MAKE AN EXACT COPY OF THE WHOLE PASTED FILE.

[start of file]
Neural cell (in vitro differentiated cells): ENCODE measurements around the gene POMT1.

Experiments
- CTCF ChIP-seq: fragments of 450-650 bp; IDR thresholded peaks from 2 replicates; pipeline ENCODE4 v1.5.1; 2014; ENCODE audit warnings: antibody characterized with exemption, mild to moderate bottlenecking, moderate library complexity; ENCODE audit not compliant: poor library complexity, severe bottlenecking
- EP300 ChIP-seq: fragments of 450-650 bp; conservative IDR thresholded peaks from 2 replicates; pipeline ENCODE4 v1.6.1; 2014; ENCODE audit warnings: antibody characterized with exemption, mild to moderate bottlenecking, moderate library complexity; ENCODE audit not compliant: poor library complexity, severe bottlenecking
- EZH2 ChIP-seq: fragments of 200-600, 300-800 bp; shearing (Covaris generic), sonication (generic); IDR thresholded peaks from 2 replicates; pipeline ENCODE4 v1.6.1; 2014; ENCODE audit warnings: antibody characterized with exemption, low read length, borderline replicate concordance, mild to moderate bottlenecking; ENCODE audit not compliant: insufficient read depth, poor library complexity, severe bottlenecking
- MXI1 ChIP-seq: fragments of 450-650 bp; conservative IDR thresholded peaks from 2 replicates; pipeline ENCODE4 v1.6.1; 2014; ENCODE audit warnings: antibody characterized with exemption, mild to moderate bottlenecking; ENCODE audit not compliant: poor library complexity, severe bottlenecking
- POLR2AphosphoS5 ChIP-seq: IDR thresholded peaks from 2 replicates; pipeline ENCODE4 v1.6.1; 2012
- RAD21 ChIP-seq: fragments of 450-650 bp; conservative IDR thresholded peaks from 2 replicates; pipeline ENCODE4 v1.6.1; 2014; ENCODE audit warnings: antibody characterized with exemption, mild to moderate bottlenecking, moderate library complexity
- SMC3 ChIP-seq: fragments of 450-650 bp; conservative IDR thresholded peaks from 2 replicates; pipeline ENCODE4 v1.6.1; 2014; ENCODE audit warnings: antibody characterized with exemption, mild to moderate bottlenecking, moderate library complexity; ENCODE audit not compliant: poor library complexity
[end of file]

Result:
Neural cell (in vitro differentiated cells): ENCODE measurements around the gene POMT1.

Experiments
- CTCF ChIP-seq: fragments of 450-650 bp; IDR thresholded peaks from 2 replicates; pipeline ENCODE4 v1.5.1; 2014; ENCODE audit warnings: antibody characterized with exemption, mild to moderate bottlenecking, moderate library complexity; ENCODE audit not compliant: poor library complexity, severe bottlenecking
- EP300 ChIP-seq: fragments of 450-650 bp; conservative IDR thresholded peaks from 2 replicates; pipeline ENCODE4 v1.6.1; 2014; ENCODE audit warnings: antibody characterized with exemption, mild to moderate bottlenecking, moderate library complexity; ENCODE audit not compliant: poor library complexity, severe bottlenecking
- EZH2 ChIP-seq: fragments of 200-600, 300-800 bp; shearing (Covaris generic), sonication (generic); IDR thresholded peaks from 2 replicates; pipeline ENCODE4 v1.6.1; 2014; ENCODE audit warnings: antibody characterized with exemption, low read length, borderline replicate concordance, mild to moderate bottlenecking; ENCODE audit not compliant: insufficient read depth, poor library complexity, severe bottlenecking
- MXI1 ChIP-seq: fragments of 450-650 bp; conservative IDR thresholded peaks from 2 replicates; pipeline ENCODE4 v1.6.1; 2014; ENCODE audit warnings: antibody characterized with exemption, mild to moderate bottlenecking; ENCODE audit not compliant: poor library complexity, severe bottlenecking
- POLR2AphosphoS5 ChIP-seq: IDR thresholded peaks from 2 replicates; pipeline ENCODE4 v1.6.1; 2012
- RAD21 ChIP-seq: fragments of 450-650 bp; conservative IDR thresholded peaks from 2 replicates; pipeline ENCODE4 v1.6.1; 2014; ENCODE audit warnings: antibody characterized with exemption, mild to moderate bottlenecking, moderate library complexity
- SMC3 ChIP-seq: fragments of 450-650 bp; conservative IDR thresholded peaks from 2 replicates; pipeline ENCODE4 v1.6.1; 2014; ENCODE audit warnings: antibody characterized with exemption, mild to moderate bottlenecking, moderate library complexity; ENCODE audit not compliant: poor library complexity